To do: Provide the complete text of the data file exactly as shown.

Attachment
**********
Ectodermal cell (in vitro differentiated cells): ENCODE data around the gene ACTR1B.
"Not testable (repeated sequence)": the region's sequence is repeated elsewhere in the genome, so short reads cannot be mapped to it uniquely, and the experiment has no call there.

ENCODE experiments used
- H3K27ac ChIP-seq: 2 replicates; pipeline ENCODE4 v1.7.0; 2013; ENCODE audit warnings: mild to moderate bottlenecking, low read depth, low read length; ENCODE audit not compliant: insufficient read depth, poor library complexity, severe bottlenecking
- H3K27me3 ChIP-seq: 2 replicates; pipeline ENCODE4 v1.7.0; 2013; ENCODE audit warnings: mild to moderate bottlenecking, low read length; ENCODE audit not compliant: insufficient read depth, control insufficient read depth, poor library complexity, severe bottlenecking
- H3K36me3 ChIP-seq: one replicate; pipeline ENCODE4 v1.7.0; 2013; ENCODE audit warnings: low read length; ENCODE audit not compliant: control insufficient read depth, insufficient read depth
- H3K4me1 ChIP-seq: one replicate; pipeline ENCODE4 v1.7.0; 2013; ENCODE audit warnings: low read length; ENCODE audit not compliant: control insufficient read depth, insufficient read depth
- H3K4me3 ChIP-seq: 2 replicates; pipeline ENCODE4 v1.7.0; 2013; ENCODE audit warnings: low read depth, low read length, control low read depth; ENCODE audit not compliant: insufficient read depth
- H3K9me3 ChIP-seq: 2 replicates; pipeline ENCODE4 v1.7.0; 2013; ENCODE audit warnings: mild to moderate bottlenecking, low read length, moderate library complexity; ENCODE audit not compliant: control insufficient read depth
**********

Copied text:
Ectodermal cell (in vitro differentiated cells): ENCODE data around the gene ACTR1B.
"Not testable (repeated sequence)": the region's sequence is repeated elsewhere in the genome, so short reads cannot be mapped to it uniquely, and the experiment has no call there.

ENCODE experiments used
- H3K27ac ChIP-seq: 2 replicates; pipeline ENCODE4 v1.7.0; 2013; ENCODE audit warnings: mild to moderate bottlenecking, low read depth, low read length; ENCODE audit not compliant: insufficient read depth, poor library complexity, severe bottlenecking
- H3K27me3 ChIP-seq: 2 replicates; pipeline ENCODE4 v1.7.0; 2013; ENCODE audit warnings: mild to moderate bottlenecking, low read length; ENCODE audit not compliant: insufficient read depth, control insufficient read depth, poor library complexity, severe bottlenecking
- H3K36me3 ChIP-seq: one replicate; pipeline ENCODE4 v1.7.0; 2013; ENCODE audit warnings: low read length; ENCODE audit not compliant: control insufficient read depth, insufficient read depth
- H3K4me1 ChIP-seq: one replicate; pipeline ENCODE4 v1.7.0; 2013; ENCODE audit warnings: low read length; ENCODE audit not compliant: control insufficient read depth, insufficient read depth
- H3K4me3 ChIP-seq: 2 replicates; pipeline ENCODE4 v1.7.0; 2013; ENCODE audit warnings: low read depth, low read length, control low read depth; ENCODE audit not compliant: insufficient read depth
- H3K9me3 ChIP-seq: 2 replicates; pipeline ENCODE4 v1.7.0; 2013; ENCODE audit warnings: mild to moderate bottlenecking, low read length, moderate library complexity; ENCODE audit not compliant: control insufficient read depth